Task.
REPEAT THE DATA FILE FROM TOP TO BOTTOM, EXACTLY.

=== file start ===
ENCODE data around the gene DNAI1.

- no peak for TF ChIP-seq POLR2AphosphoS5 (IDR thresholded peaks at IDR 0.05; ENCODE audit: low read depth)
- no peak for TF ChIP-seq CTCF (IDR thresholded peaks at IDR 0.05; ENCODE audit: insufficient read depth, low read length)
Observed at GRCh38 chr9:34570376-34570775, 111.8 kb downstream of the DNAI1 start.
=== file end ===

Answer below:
ENCODE data around the gene DNAI1.

- no peak for TF ChIP-seq POLR2AphosphoS5 (IDR thresholded peaks at IDR 0.05; ENCODE audit: low read depth)
- no peak for TF ChIP-seq CTCF (IDR thresholded peaks at IDR 0.05; ENCODE audit: insufficient read depth, low read length)
Observed at GRCh38 chr9:34570376-34570775, 111.8 kb downstream of the DNAI1 start.